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COLUMBIA - The Department of Elementary and Secondary Education said it will introduce the new statewide standards for each grade level in March, but local educators seem skeptical of the change. 

Missouri’s years of preparation to teach to the state’s Common Core standard preceded the new rules on what the state wants kids to know and when they want them to know it by. 

Columbia Public School’s communications director, Michelle Baumstark, said states usually revamp their curriculum every seven years, but the new standards would require Missouri school districts to do it in five. 

“The burden then comes upon having to reevaluate your local curriculum because curriculum decisions are typically made by local school districts,” Baumstark said. “Them making sure the way that we implement those standards aligns with what materials we have, the training that our teachers have, that it’s grade level appropriate." 

Baumstark said the new state standards will realign the course expectations among different grades, so some knowledge will be expected at another grade level. For example what a student might have to know by the end of third grade, now makes more sense for them to know at the beginning of fourth grade.

However, she said doing so comes at no little expense, and a new curriculum costs millions of dollars. 

“When you do that, that is a significant change. It seems like an easy thing to write in a standard, but then we have to one, realign the circular materials, realign your lesson plans to make sure that your second grade teachers now know what the first grade teachers knew so that they can then be able to teach that material to the class.” 

Principal of Rock Bridge High School, Jennifer Rukstad, said she is not as concerned with teachers needing new training as she is with making sure they understand why the course was changed in the first place.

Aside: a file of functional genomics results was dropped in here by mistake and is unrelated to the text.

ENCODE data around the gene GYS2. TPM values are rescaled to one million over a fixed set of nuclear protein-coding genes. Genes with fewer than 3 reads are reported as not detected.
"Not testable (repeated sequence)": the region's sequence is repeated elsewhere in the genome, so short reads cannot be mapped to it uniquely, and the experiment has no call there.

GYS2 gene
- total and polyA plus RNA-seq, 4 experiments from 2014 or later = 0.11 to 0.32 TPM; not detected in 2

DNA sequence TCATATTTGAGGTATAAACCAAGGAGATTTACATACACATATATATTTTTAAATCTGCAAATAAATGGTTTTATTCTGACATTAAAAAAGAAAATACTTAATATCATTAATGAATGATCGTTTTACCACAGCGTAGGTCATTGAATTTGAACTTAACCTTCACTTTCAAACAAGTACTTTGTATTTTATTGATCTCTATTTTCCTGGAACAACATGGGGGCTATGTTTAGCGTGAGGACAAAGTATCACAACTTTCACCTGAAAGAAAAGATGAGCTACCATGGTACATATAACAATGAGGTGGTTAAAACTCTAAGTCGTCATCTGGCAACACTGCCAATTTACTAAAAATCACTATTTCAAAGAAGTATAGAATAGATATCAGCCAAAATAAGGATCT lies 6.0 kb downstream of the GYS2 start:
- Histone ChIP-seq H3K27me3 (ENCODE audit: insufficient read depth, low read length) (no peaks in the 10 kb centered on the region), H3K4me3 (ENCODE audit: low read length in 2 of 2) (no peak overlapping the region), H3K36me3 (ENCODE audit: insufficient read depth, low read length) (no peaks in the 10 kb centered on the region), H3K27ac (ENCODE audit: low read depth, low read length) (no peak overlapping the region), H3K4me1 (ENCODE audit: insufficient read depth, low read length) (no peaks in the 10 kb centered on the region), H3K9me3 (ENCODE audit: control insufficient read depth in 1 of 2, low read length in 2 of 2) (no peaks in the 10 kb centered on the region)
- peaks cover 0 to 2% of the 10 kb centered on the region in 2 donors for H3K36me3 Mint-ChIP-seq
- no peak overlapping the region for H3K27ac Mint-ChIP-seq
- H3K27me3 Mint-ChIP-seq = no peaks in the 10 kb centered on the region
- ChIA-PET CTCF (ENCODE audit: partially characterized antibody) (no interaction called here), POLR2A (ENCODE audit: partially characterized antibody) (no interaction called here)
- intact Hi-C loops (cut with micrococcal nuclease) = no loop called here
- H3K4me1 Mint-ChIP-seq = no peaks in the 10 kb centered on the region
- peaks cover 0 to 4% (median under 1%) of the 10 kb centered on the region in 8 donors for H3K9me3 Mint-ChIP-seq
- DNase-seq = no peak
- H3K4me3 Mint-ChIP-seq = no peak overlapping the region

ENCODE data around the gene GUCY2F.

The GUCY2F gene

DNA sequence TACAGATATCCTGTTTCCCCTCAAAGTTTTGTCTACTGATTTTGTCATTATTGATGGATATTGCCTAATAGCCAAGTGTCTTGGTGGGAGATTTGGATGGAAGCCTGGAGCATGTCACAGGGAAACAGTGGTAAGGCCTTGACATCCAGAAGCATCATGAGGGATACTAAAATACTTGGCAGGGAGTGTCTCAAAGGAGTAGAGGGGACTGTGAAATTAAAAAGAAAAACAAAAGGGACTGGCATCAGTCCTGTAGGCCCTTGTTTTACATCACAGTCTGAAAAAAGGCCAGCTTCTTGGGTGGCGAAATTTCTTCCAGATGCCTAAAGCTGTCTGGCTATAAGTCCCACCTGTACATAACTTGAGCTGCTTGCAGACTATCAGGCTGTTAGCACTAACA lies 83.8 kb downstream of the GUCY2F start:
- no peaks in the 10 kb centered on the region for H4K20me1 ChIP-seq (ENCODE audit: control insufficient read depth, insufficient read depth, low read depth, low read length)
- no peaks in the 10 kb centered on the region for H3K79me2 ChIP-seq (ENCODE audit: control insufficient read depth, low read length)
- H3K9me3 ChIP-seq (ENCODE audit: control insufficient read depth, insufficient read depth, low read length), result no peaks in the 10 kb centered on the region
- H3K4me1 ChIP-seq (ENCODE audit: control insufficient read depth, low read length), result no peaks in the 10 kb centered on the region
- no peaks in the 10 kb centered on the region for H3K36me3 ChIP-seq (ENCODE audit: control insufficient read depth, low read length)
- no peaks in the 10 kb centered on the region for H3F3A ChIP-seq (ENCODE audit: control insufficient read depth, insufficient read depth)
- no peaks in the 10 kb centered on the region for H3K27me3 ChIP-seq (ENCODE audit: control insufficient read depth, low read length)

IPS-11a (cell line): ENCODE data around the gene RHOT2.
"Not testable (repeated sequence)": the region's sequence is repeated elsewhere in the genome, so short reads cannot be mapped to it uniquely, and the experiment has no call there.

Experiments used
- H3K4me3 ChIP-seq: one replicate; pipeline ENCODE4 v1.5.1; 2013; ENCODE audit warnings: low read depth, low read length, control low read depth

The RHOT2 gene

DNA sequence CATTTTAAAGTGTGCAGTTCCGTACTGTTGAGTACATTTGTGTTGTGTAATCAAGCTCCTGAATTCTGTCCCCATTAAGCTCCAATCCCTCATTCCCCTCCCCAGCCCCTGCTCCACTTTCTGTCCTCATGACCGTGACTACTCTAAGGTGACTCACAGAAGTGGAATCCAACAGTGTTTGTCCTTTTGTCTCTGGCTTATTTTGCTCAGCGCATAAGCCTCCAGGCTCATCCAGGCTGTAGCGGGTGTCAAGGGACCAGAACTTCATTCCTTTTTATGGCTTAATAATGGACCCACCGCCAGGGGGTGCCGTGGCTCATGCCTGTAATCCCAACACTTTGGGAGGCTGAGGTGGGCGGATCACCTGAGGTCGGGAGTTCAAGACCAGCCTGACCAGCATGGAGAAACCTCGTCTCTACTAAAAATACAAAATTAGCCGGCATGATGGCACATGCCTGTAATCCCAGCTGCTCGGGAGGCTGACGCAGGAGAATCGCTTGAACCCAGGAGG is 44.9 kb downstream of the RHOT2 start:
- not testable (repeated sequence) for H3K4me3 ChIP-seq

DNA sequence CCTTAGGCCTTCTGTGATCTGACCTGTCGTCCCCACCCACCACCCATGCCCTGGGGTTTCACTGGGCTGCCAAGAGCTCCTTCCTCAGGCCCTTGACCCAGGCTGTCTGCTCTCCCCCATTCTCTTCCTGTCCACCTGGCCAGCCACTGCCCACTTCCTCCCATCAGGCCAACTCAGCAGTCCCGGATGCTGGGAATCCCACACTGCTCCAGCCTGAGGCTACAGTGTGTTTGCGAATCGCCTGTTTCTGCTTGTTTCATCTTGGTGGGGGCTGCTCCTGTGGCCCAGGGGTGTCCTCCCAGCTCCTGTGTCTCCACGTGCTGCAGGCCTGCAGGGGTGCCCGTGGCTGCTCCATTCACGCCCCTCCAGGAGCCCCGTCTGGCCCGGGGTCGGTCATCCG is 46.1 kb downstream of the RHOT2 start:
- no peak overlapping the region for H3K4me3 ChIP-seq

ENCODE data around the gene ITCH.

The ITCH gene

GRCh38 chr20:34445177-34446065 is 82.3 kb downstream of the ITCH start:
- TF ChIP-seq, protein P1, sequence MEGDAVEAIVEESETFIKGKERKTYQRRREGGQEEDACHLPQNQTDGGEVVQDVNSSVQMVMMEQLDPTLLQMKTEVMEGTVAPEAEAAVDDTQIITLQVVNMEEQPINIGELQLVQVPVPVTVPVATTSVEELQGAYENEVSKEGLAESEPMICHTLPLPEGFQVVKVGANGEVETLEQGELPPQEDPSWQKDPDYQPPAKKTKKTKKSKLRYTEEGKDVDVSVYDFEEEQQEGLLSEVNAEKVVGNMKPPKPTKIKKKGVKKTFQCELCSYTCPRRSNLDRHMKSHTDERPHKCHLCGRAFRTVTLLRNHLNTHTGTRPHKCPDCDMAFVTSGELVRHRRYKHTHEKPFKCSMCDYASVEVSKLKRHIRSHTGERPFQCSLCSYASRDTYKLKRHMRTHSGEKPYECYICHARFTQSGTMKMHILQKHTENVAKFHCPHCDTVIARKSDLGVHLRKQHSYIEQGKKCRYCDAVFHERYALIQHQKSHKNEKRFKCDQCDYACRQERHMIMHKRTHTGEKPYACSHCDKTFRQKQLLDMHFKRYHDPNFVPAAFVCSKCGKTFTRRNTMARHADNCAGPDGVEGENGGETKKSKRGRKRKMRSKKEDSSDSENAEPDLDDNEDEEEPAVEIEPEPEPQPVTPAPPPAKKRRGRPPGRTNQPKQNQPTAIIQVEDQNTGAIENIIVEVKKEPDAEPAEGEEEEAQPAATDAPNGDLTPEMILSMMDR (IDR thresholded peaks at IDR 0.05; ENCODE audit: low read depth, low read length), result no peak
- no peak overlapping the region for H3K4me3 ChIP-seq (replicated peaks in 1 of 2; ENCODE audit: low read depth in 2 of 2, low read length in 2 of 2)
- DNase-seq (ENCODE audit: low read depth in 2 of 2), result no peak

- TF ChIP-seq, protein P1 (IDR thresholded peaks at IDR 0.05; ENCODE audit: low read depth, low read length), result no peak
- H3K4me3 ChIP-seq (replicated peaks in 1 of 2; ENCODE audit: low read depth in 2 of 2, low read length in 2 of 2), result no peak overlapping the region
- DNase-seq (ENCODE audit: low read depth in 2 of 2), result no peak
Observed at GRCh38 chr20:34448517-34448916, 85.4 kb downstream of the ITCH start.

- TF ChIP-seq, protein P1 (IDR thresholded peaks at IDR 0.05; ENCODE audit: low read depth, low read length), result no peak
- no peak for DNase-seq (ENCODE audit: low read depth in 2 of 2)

“There is a need for professional development on what are the essential learning objectives in this course now as opposed to how they were two years ago,” Rukstad said. 

She said she doesn’t see the new standards affecting how educators do their job, so long as they are focusing on the big picture.

“The issue of state standards, and the changes that have come about in the past several months. It has less of an impact on schools than the folks working to make the changes believe,” Ruskstad said. "While other people are debating this issue and dealing with kind of the fine points of the state standards, which is not an unimportant task, the truth of the matter is schools are still having school every day, and we have to just keep going.”

DESE began work in 2014, after Gov. Jay Nixon signed a bill into law that would require a review and update of the current standards. The next year Nixon signed an appropriations bill cutting funding for the test to measure students' knowledge under Common Core standards.

Assistant Commissioner on the project for DESE, Blaine Henningsen, said they have been gathering input from focus groups of parents and educators, and they are just about ready to finalize the new standards. 

"These standards are going to be prepared by Missourians, for Missouri kids, for Missouri schools,” Henningsen said. “One of the things that is allowable in this process, one of the things that they specified in the process, was that we would look at other areas of expertise around in other states, professional organizations, to see what those folks are doing as well.”

He said one of the main goals was to make sure local school districts still had a lot of control over how they fill the standards. “School districts still have the ability to develop their own curriculum. School districts still have the ability to hire their own teachers. We don’t tell anyone which teachers they have to hire, which textbooks they have to hire, or what curriculum they have to teach.”

The next step for DESE will be creating a statewide standardized test to measure students' knowledge under the new standards. 

Baumstark said as of right now Columbia Public Schools will be using the ACT for high schoolers and a new standardized test for each grade level this spring, which has yet to be released by the state. 

Rukstad said she considers Rock Bridge High School a skills-based school which will prepare its students with the best information provided at this time. 

“We do have to respond and react, but we kind of believe we're here for a little bit bigger of a purpose than to check off all the boxes.”

 

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